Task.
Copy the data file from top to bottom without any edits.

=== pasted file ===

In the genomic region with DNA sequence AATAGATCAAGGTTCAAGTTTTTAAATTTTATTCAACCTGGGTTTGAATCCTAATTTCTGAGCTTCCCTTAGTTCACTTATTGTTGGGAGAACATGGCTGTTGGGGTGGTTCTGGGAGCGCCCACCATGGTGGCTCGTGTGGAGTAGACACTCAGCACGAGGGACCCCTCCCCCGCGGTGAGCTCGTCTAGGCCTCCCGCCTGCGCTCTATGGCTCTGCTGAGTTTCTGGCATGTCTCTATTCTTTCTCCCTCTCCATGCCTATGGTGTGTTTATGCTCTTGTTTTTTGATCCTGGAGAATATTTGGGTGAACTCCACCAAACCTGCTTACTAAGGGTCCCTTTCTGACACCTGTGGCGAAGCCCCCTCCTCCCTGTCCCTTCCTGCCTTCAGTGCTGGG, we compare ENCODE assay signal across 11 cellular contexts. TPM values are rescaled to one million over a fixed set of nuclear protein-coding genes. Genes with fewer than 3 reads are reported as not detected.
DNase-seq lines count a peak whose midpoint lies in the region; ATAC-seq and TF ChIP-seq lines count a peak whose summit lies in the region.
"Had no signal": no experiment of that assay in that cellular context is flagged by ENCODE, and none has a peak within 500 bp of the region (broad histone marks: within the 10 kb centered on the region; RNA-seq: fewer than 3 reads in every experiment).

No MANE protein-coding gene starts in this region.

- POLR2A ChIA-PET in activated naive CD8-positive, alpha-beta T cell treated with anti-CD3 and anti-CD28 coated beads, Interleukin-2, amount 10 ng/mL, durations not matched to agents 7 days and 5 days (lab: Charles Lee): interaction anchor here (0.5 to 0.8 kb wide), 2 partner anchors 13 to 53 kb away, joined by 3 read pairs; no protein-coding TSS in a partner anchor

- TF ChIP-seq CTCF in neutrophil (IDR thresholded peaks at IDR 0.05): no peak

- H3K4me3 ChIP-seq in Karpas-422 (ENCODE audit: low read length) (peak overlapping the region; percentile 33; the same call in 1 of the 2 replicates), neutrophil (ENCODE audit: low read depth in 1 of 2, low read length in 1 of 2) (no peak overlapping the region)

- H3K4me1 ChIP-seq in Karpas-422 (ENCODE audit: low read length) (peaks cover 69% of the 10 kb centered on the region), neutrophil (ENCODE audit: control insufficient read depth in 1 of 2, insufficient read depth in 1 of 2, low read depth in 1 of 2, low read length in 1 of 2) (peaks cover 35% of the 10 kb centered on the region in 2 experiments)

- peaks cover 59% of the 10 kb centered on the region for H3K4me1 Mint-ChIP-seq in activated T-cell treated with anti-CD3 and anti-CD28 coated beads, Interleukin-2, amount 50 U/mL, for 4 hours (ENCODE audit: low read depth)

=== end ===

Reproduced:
In the genomic region with DNA sequence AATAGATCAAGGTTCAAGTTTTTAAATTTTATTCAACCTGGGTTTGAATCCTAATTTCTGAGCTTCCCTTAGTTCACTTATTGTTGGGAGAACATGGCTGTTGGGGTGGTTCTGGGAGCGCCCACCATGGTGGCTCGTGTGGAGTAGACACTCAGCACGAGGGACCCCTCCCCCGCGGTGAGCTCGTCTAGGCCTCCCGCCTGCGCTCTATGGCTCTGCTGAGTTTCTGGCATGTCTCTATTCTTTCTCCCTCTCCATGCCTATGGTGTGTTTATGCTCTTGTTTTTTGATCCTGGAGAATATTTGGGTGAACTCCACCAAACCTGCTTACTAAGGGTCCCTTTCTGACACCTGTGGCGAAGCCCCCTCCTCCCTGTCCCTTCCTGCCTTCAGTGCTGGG, we compare ENCODE assay signal across 11 cellular contexts. TPM values are rescaled to one million over a fixed set of nuclear protein-coding genes. Genes with fewer than 3 reads are reported as not detected.
DNase-seq lines count a peak whose midpoint lies in the region; ATAC-seq and TF ChIP-seq lines count a peak whose summit lies in the region.
"Had no signal": no experiment of that assay in that cellular context is flagged by ENCODE, and none has a peak within 500 bp of the region (broad histone marks: within the 10 kb centered on the region; RNA-seq: fewer than 3 reads in every experiment).

No MANE protein-coding gene starts in this region.

- POLR2A ChIA-PET in activated naive CD8-positive, alpha-beta T cell treated with anti-CD3 and anti-CD28 coated beads, Interleukin-2, amount 10 ng/mL, durations not matched to agents 7 days and 5 days (lab: Charles Lee): interaction anchor here (0.5 to 0.8 kb wide), 2 partner anchors 13 to 53 kb away, joined by 3 read pairs; no protein-coding TSS in a partner anchor

- TF ChIP-seq CTCF in neutrophil (IDR thresholded peaks at IDR 0.05): no peak

- H3K4me3 ChIP-seq in Karpas-422 (ENCODE audit: low read length) (peak overlapping the region; percentile 33; the same call in 1 of the 2 replicates), neutrophil (ENCODE audit: low read depth in 1 of 2, low read length in 1 of 2) (no peak overlapping the region)

- H3K4me1 ChIP-seq in Karpas-422 (ENCODE audit: low read length) (peaks cover 69% of the 10 kb centered on the region), neutrophil (ENCODE audit: control insufficient read depth in 1 of 2, insufficient read depth in 1 of 2, low read depth in 1 of 2, low read length in 1 of 2) (peaks cover 35% of the 10 kb centered on the region in 2 experiments)

- peaks cover 59% of the 10 kb centered on the region for H3K4me1 Mint-ChIP-seq in activated T-cell treated with anti-CD3 and anti-CD28 coated beads, Interleukin-2, amount 50 U/mL, for 4 hours (ENCODE audit: low read depth)